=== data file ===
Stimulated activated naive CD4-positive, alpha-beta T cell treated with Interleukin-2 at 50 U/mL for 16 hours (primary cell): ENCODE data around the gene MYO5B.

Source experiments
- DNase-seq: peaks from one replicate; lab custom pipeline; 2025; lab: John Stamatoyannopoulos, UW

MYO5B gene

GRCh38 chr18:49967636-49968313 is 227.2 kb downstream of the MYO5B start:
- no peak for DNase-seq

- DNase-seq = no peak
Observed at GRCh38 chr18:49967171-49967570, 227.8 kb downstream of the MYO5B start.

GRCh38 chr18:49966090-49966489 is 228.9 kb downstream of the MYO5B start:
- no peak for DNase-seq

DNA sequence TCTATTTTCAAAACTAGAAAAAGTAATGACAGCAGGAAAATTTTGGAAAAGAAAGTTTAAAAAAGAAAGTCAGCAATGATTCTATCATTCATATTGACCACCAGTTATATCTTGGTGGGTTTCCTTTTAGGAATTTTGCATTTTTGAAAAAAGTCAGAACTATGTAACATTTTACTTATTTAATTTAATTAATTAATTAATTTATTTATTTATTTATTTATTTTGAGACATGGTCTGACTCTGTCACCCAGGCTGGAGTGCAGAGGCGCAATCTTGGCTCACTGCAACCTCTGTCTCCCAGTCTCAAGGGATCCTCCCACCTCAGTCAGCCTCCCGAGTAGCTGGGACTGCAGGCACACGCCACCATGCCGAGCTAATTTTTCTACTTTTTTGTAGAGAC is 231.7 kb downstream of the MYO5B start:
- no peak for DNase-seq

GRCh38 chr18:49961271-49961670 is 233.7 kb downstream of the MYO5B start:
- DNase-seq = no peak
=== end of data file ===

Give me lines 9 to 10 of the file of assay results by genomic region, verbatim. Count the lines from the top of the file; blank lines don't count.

GRCh38 chr18:49966090-49966489 is 228.9 kb downstream of the MYO5B start:
- no peak for DNase-seq